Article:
Spring is a time of growth and renewal. Gone are the frigid temperatures and deep snow that kept us cocooned in our homes during the harsh winter months, hibernating bears bingeing on Cheetos and Netflix. We awaken and welcome the rejuvenating sun on our faces. Flowers bloom, trees show their most vibrant greens, and everything is alive and humming. Life begins anew.
While we wax philosophic about the wonders of spring, there’s a truth that few are willing to admit.
Spring kinda sucks.
Bugs emerge from everywhere, allergens attack when you even think of going outside, and when it rains, the sky opens up and lets loose a deluge of water that finds its way through every crack and crevice in your home.
Fortunately, when springtime problems arise, there are a few steps you can take to lessen their damage.
Bugs come out of their winter homes frenzied like they’ve got to make up for lost time or something. Ants will make a beeline to your home at the first hint of spring. Before they make it in and set up shop by a water source such as the pipes under your sink or dishwasher, spray an unbroken line of ant killer/repellent around the perimeter of your house on its foundation. Ants will be deterred from crossing the line and entering. Reseal windows and doors and inspect the exterior of your house for any unusual holes that could indicate that bugs have bored their way in and plug them with sealer. Repair any leaky pipes and inspect window screens for any holes.
Insects are active in your lawn during the spring as well so it’s a good time to treat it with fertilizer that contains insecticides or natural repellents. For pesky mosquitos, be sure to wear long sleeves or repellent, and planting plants in your garden or yard that they don’t like such as marigolds, lavender, basil, geraniums, and citronella grass will help keep them away naturally.
Water created the Grand Canyon―imagine what it can do to your home! Melting snow and strong spring rains can cause the soil to erode around your home and yard, causing problems with plants in your garden or expose roots of trees, opening them up to disease and destruction. If you experience erosion near your home, it can cause damage such as cracking to your foundation which can be an expensive fix. A fresh application of mulch can help prevent erosion near your trees and plants, as will crushed rock around your foundation but it’s important to find out the cause of the erosion. Gutters that are damaged and leaking or are clogged with debris from winter storms that cause them to overflow can cause damage to your foundation, siding, windows, doors, and your lawn. Have your gutters cleaned each spring and have them checked for any leaks.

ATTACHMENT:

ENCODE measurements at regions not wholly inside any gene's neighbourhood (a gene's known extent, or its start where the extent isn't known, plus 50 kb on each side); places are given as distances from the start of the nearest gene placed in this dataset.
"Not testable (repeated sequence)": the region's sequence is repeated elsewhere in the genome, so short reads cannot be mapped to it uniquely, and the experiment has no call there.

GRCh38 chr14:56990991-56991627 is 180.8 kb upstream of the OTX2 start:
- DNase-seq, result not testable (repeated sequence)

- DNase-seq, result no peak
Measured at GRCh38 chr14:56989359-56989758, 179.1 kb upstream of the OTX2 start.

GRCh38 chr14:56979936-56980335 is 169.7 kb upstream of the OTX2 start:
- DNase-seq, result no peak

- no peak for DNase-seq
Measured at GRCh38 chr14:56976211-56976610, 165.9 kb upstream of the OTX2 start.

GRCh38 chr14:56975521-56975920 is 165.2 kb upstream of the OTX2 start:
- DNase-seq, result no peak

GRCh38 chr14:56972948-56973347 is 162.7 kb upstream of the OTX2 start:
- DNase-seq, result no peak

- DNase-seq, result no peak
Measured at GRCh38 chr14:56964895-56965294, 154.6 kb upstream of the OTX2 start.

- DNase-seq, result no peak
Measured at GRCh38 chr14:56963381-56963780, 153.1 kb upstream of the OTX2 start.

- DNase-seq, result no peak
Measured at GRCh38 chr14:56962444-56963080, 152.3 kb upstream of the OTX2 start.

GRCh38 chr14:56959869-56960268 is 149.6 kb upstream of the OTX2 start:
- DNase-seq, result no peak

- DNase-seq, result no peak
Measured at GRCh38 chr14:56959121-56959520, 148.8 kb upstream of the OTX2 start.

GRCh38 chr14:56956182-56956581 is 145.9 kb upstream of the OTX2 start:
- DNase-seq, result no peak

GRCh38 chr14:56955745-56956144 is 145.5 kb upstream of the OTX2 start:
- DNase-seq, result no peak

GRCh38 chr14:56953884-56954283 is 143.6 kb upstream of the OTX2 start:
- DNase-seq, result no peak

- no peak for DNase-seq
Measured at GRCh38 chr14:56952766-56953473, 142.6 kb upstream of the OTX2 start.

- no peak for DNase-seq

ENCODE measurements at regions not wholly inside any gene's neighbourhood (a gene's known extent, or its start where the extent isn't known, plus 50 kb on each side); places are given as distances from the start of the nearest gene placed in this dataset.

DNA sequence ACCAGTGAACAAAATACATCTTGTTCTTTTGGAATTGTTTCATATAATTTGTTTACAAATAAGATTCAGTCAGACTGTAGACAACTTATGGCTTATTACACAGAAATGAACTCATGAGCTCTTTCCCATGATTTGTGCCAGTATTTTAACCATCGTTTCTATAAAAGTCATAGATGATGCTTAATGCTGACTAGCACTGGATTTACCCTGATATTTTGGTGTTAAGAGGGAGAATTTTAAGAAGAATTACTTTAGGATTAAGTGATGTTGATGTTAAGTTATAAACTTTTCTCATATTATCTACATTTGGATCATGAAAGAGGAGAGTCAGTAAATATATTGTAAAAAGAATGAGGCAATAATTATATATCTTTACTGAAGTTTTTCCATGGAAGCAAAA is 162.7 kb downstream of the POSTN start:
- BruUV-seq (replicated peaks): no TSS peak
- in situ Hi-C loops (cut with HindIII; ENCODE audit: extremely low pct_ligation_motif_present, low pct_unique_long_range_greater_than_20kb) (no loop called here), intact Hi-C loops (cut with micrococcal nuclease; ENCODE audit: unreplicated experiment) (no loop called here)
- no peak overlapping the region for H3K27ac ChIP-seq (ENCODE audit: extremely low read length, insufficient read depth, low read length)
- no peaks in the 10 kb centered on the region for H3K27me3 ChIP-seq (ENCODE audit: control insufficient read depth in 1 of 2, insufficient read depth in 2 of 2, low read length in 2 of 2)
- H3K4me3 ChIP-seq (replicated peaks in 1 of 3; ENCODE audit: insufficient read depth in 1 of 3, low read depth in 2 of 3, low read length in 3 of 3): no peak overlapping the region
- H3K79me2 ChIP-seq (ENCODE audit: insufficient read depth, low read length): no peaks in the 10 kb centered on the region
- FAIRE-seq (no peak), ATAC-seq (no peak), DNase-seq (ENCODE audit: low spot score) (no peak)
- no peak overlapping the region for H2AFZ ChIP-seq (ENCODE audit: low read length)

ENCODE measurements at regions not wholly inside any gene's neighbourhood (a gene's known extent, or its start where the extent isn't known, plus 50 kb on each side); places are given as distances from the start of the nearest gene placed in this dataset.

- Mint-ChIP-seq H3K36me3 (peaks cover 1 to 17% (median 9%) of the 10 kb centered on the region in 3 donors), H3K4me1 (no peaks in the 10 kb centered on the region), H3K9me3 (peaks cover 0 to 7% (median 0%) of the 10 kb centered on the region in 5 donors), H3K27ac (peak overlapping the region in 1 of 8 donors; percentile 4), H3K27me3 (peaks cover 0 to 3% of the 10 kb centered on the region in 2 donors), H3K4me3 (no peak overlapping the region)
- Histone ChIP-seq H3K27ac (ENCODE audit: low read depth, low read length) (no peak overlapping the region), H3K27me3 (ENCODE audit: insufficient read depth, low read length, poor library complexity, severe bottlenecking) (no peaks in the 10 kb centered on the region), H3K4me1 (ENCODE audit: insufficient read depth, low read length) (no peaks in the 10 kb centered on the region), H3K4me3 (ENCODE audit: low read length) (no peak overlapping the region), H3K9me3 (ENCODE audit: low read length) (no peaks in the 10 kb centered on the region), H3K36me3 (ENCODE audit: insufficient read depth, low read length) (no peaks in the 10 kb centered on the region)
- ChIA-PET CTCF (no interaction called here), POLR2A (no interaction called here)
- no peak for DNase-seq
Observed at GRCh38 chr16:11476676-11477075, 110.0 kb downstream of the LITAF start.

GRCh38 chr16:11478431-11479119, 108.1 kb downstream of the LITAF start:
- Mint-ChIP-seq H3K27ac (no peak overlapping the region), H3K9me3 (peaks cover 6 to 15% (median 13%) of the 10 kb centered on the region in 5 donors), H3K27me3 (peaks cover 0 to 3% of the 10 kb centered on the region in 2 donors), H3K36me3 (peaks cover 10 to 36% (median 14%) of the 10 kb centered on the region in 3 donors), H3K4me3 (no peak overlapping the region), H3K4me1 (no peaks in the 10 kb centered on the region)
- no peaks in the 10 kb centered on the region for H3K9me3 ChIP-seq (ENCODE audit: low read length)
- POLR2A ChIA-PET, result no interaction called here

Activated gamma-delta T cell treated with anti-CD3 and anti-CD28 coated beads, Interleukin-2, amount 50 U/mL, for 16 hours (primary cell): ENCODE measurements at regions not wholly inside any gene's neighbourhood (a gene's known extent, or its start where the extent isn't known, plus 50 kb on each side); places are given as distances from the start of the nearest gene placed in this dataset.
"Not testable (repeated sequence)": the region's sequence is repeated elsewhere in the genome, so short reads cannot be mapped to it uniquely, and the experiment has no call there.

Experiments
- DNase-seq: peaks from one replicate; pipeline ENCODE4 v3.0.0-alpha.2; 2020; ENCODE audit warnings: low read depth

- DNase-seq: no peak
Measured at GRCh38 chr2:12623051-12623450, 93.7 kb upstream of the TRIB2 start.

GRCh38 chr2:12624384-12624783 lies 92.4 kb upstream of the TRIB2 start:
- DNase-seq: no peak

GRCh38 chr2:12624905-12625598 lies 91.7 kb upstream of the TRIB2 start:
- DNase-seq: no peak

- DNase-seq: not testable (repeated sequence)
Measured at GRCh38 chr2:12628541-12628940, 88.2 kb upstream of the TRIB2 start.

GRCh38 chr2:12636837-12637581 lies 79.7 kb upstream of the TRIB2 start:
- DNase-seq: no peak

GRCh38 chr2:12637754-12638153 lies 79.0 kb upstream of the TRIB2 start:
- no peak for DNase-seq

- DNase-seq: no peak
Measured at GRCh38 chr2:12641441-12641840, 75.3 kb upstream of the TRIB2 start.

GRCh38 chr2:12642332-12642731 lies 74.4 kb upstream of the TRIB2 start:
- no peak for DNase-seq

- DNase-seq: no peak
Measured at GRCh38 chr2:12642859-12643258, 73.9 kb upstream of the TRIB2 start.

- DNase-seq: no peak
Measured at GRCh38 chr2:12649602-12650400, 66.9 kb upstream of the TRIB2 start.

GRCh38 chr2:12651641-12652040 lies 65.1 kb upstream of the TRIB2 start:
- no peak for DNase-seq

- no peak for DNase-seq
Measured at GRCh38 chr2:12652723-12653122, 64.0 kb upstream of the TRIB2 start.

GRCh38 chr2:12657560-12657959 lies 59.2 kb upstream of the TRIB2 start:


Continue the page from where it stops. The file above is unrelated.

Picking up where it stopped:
Spring thaw may reveal cracks in pipes that occurred during the winter months. The determined roots of trees can grow right through underground water or sewer pipes creating obvious damage. Trees have many benefits to your home such as cutting winds and keeping cooling costs down so having no trees is not recommended but there are some trees that are bigger culprits to pipe damage. Willow, magnolia, poplar, birch, citrus, and oak have been banned by some homeowners associations because of the damage they can do. Some shrubs that should be avoided are boxwoods, hollies, and ivies.